Building a Great Security Culture

Perception and history

It doesn't come as a surprise to anyone that the word 'security' comes with some negative experiences to a lot of people. When you think of information security what are the first things that come to mind? In a lot of cases memories of missed deadlines, slowed progress, and a restricted set of tools/computing power to properly do your job. This is the perception problem that is blocking us from building great security cultures in our organizations. How many of you have dreaded meeting with the security team because you just know that it means your product won't ship on time? On the flip side, how many of you have dreaded meeting with the development team because you know that they are going to fight with you to the bitter end about pushing something 'vulnerable' out the door. We have become an industry divided; us against them instead of just being US. With all of the conversations about building great culture, why isn't a great security culture part of the discussion?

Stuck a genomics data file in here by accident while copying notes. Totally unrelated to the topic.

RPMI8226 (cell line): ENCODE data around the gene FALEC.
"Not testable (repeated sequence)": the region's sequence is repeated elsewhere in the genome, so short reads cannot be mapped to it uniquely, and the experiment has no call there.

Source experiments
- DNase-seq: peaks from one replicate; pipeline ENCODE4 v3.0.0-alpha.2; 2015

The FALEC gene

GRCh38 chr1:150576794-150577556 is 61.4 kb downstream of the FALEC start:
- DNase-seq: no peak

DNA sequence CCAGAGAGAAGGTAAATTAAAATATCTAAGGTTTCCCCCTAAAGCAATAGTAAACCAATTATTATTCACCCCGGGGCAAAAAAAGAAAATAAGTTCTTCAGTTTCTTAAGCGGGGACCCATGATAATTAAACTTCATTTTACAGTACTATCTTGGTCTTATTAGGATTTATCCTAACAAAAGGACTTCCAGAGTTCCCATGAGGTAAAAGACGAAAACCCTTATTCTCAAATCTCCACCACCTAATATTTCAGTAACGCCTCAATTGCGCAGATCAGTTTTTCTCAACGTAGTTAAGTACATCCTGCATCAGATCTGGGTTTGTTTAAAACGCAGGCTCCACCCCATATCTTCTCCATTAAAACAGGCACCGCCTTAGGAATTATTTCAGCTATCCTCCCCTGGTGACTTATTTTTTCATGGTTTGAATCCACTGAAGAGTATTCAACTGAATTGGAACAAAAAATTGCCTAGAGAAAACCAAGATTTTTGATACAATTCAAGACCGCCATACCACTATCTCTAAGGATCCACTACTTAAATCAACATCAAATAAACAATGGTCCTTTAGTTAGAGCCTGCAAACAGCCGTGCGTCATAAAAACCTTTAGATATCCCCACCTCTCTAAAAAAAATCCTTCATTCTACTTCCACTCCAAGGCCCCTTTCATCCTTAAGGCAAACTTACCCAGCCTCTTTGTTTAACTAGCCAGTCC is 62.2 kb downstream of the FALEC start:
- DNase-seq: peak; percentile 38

I'll give you a hint. You can't create a real culture with scooters, free food, arcade machines, or any of the plethora of perks that comes along with a 'cool' place to work. This is a people issue through and through. You have to work at it. It is about building a culture where everyone chips in, no matter what their 'role' or 'title' is. It is about building a culture where everyone respects each other and listens to what others have to say. It is about putting our egos aside and getting things done.

Security is about finding creative ways to say yes